The Trinity, mystery of our faith, in music and in art

The Trinity is indeed the great mystery of our faith. As a musician, I find that a reflection which is useful to me and which stimulates me through prayer is given by Saint Ignatius Loyola who “saw” the Trinity during a time of prayer like three music keys.

This view was supported by Michael Peppard, associate professor of early Christian studies, religion and public life at Fordham University in New York, who asserted that the “musical triad, is an appropriate figure for the Trinity. . It embodies distinction in unity and dynamism. Unchangeability. “When played together, the three notes (eg C, E and G) can be clearly identified separately. This simple concept can be demonstrated in many tunes: The first four notes of the song “Morning Has Broken” are perhaps the most familiar to people of all ages.

The three keys of Ignatius also illustrate the effect that the will to listen to oneself and to avoid any desire to dominate – gives to any performance. It is also a good guide to developing and maintaining good friendships!

Another depiction of an image of the Trinity through music is presented by Jeremy Begbie, of Duke University, North Carolina, an ordained minister of the Church of England and a professional musician. In a series of lectures, Begbie established many facets of the connection between the Trinity and music, which develops and extends the image of Ignatius’ musical triad and expresses it in a more technical way, comparing the way we let’s see things and the way we mean things in a very scientific way.

Another musician worth mentioning is Saint Elizabeth of the Trinity (1880-1906). She had great devotion to Saint Thérèse of Lisieux and in many ways her life resembled that of Thérèse, especially her simple faith and her commitment to bringing souls to Jesus. Although best known as a mystical and spiritual writer, she was a talented pianist, and several photos show her at the piano. She also converted her prayer “O my God, Trinity whom I adore” into music. She is the most recent of the Carmelites to have been canonized. After Pope Francis’ approval, the canonization took place at a gathering of cardinals on June 20, 2016.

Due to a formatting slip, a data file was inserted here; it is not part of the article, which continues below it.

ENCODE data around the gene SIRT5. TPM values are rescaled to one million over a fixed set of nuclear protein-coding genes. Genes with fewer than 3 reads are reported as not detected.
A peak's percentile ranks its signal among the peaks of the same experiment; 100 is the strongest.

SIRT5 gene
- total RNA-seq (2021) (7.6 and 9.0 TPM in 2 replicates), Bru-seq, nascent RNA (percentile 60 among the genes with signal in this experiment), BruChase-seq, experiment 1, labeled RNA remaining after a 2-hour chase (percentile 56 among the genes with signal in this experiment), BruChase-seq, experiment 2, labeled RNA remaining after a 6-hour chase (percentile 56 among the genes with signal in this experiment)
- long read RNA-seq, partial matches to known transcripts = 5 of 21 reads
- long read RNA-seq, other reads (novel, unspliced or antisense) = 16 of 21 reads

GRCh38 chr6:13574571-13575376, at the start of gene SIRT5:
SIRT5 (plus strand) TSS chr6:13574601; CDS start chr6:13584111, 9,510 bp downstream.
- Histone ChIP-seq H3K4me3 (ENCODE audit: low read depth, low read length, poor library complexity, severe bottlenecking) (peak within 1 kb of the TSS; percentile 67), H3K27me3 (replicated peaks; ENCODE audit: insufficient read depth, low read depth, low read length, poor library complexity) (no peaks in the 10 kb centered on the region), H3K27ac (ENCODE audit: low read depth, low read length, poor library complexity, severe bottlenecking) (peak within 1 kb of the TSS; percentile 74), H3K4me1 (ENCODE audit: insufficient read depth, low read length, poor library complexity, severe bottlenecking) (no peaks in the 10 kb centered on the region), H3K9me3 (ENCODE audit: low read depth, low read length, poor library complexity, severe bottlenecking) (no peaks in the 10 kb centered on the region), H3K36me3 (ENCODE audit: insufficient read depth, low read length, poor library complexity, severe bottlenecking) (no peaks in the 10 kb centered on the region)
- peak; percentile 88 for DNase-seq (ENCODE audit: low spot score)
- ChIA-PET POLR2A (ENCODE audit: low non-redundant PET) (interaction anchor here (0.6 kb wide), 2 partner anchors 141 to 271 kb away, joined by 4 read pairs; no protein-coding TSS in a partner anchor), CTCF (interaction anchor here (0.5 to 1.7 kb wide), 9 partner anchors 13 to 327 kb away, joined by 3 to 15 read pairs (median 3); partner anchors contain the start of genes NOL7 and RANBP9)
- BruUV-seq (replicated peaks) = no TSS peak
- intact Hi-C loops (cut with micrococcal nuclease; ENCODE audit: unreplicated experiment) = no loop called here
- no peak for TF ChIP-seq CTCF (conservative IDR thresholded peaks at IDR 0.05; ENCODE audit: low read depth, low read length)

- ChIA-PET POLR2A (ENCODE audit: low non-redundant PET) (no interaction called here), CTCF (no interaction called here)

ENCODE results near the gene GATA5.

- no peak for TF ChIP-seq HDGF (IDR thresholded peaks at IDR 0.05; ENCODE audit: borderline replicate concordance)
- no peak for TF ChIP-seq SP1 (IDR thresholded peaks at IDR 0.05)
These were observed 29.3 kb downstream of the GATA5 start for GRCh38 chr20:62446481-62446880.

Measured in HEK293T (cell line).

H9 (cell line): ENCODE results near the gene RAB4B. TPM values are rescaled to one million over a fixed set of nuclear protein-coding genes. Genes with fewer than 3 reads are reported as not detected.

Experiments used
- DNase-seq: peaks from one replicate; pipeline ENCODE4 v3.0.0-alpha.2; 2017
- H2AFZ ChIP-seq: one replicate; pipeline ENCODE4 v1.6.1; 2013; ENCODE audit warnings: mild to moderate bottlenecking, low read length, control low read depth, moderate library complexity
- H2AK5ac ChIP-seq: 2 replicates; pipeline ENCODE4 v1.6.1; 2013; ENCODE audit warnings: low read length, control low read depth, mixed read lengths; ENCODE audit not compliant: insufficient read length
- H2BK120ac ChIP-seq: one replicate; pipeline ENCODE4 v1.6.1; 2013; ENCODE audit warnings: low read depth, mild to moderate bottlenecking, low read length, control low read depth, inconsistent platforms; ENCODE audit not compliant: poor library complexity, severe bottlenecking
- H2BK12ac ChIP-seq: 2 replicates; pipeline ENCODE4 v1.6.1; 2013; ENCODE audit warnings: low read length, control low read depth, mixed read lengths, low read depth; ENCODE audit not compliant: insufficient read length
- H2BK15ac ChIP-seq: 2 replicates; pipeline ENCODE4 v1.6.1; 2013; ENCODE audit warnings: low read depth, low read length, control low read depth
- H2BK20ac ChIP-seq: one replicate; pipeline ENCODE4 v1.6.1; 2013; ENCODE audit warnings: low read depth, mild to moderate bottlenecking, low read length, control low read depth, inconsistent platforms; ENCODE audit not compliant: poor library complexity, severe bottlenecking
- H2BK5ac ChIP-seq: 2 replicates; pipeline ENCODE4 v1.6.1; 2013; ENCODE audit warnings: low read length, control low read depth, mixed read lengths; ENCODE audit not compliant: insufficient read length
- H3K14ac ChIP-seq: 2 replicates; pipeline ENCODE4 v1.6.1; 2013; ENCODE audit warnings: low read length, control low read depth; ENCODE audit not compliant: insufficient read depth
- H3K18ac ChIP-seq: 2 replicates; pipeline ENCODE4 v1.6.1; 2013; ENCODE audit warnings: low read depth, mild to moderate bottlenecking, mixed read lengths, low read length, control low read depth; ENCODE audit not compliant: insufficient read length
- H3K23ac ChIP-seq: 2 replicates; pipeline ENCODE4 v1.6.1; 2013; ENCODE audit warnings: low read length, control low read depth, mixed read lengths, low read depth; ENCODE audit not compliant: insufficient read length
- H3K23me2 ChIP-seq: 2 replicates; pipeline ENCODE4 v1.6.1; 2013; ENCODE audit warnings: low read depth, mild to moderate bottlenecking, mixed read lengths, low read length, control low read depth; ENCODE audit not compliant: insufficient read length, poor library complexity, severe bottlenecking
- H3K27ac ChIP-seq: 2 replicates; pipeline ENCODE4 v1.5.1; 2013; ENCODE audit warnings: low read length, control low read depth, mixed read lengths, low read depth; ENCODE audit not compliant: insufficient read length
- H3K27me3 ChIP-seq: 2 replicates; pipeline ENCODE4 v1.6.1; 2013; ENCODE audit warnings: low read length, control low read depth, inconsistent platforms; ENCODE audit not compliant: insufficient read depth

Music has always been part of my life. My mom and dad were both musicians and encouraged me in singing and violin. Whatever mood I want to express, I can do it with a hymn or song – I can always find the right lyrics. As the Christmas season approached, I was particularly moved by Handel’s “Messiah”. I have had the privilege of singing this inspired music several times in the Sydney and Melbourne Cathedrals and at the Sydney Opera House. From the dramatic effect of the angel’s gentle announcement to the shepherds followed by the “Glory to God” of the multitude of the heavenly host, the message His yoke is easy to complete the first part and a short interval to prepare for the Passion segment: He was despised … a man of sorrow and knowing sorrowthe Lord has put on him the iniquity of us all.